E-Cigarettes Under Fire
No-Smoke Electronic Cigarettes Draw Criticism From FDA, Medical Groups
Edelman says nicotine addiction is bad and that people with the habit need
help quitting, not help continuing their habit in more socially acceptable
And there's no proof that e-cigarettes don't cause long-term harm. That's
what bothers all the health experts who discussed e-cigarettes with WebMD.
"We cannot say they are good or bad because we don't have any scientific
proof," says Eliana Mendes, MD, a pulmonology researcher at the University of
"What happens to someone who stops inhaling the tars of cigarettes and just
inhales nicotine? We don't know," Edelman says. "We are talking about use that
might be three years, five years, 10 years, we just don't know. Once you have
the nicotine habit, you are not likely to quit."
Rather than quit, e-cigarettes might worsen users' nicotine habits, says
Michael Eriksen, ScD, director of the institute of public health at Atlanta's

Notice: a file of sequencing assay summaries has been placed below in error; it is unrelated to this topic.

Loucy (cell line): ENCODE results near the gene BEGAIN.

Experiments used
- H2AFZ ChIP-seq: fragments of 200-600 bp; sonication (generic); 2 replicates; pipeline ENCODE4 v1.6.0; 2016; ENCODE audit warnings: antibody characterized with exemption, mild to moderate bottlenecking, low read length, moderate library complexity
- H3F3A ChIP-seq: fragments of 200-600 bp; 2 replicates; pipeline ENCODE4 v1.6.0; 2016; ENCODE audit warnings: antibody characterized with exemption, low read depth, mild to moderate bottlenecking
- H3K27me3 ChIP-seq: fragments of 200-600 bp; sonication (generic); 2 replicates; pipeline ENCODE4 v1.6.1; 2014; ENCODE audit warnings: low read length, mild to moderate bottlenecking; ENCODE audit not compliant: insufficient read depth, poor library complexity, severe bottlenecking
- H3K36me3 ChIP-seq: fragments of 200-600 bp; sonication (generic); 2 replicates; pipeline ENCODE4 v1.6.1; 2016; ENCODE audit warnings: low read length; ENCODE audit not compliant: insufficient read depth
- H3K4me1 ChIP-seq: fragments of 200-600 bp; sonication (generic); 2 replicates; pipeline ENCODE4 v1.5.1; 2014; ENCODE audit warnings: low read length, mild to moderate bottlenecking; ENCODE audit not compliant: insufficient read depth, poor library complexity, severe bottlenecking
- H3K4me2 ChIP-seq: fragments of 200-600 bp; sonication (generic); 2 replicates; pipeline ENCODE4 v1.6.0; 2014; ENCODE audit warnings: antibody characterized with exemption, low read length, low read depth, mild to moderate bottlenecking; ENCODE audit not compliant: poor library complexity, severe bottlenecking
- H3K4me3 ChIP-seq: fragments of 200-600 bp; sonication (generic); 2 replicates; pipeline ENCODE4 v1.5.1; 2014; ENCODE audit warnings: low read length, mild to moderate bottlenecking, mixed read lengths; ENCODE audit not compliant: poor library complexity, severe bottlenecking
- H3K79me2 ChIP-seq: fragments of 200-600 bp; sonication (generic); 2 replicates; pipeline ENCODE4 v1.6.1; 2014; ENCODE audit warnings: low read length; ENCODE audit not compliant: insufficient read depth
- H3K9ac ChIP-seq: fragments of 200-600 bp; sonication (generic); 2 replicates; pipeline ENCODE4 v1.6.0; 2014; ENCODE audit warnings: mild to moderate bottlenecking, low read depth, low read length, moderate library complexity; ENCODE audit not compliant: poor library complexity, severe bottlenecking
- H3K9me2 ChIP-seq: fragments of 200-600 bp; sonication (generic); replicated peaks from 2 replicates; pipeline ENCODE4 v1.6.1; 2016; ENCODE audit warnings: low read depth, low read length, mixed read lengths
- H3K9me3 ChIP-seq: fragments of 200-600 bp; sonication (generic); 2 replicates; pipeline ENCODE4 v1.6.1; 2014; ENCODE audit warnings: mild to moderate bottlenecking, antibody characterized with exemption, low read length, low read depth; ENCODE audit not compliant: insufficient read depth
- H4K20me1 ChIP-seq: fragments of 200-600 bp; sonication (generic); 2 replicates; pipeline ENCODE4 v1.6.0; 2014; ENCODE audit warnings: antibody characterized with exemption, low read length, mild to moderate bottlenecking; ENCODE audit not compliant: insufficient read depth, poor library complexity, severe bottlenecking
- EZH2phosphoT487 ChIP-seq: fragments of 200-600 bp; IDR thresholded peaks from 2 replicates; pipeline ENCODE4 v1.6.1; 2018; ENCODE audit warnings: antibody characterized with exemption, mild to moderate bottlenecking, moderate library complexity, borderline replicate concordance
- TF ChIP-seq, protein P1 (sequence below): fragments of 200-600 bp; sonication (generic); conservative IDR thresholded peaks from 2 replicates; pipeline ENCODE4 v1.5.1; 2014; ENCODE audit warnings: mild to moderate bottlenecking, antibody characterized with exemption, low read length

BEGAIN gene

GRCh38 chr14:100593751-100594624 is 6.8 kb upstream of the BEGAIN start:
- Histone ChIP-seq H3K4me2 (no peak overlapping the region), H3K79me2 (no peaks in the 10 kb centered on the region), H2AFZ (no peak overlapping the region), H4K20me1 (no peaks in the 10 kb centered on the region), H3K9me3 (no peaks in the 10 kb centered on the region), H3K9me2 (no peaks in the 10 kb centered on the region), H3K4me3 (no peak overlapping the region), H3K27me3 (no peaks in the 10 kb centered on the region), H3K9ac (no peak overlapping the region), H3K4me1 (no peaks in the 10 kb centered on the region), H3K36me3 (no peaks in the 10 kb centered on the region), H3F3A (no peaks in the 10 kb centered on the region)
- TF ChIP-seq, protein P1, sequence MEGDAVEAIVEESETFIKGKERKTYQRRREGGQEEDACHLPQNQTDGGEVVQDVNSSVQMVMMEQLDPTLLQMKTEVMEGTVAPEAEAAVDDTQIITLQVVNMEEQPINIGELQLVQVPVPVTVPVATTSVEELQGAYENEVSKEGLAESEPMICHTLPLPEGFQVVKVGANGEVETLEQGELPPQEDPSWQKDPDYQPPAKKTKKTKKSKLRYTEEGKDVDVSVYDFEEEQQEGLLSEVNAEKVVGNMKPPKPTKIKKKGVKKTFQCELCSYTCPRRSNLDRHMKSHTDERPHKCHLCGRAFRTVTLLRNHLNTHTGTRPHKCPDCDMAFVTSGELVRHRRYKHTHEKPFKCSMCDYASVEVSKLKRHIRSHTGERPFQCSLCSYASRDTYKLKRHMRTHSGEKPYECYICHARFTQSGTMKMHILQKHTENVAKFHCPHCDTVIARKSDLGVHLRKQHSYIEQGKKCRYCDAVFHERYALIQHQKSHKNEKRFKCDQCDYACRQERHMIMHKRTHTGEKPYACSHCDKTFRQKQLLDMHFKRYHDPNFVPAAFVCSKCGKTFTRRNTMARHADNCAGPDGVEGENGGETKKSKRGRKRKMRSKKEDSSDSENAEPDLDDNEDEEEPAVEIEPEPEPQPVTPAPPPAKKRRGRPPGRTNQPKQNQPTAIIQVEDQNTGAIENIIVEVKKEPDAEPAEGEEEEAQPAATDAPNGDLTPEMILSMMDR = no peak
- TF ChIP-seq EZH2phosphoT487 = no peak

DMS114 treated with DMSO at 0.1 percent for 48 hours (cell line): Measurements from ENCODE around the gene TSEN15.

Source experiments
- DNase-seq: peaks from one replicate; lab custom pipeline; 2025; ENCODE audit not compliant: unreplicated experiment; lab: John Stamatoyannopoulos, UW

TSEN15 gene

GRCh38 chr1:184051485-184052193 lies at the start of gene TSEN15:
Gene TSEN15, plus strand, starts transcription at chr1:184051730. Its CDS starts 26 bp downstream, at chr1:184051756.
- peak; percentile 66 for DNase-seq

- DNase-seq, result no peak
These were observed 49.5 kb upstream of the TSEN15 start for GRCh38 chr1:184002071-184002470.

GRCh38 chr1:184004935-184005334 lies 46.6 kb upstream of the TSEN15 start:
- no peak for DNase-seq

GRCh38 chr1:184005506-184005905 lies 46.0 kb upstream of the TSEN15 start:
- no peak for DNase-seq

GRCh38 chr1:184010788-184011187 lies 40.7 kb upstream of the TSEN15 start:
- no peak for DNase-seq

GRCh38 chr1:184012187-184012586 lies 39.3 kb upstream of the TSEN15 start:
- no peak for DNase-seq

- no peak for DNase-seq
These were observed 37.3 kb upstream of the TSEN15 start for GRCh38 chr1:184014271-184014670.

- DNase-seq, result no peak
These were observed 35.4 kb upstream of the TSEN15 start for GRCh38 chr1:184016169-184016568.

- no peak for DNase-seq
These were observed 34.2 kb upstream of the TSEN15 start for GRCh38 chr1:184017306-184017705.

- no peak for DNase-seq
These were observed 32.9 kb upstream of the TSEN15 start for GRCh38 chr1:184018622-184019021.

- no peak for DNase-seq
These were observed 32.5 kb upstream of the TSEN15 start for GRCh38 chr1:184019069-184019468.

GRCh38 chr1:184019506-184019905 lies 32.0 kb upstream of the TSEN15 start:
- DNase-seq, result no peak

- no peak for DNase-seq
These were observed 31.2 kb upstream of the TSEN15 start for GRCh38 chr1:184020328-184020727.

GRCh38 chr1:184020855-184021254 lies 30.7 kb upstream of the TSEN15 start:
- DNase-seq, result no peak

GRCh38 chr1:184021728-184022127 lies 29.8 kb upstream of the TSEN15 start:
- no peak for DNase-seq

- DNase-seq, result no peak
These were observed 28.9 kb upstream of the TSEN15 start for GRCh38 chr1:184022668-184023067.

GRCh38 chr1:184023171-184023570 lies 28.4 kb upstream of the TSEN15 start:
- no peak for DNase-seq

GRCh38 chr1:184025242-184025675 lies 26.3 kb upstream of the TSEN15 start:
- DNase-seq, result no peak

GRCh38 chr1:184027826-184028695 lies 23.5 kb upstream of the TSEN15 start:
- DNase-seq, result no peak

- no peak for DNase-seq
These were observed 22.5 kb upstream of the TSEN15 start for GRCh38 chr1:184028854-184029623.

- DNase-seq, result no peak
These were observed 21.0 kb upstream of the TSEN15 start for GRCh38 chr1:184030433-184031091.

Georgia State University and former director of CDC's office of smoking and
"I have seen no evidence that people switch from tobacco cigarettes to
e-cigarettes or other smokeless tobacco products," Eriksen tells WebMD. "If you
look at how smokeless products are marketed, they are sold as something to use
at times you can't smoke. The implication is you will increase nicotine
exposure, not reduce smoking. We'll just be encouraging people to use more
Youngblood says his e-cigarette products are being marketed only to people
who already smoke and already have a nicotine addiction. But Eriksen says the
unregulated sale of these products might get new users hooked -- users who
might then start smoking.
"Will e-cigarettes get fewer people smoking? Or will people start with
e-cigarettes and graduate to tobacco cigarettes? It is unknown whether these
things are good, bad, or indifferent," he says. "If for every person who used
e-cigarettes there was one fewer person smoking tobacco cigarettes, that would
be good. But there is no evidence that will occur."
And there's one more issue that troubles doctors. University of Miami
pediatrician and lung specialist Michael Light, PhD, says underage users will
get their hands on e-cigarettes -- even if marketers like Youngblood refuse to
sell them to minors.
"It will be easy for kids to get the product," Light tells WebMD. "It could
be a way to get kids into the nicotine habit to get them to smoke. It is a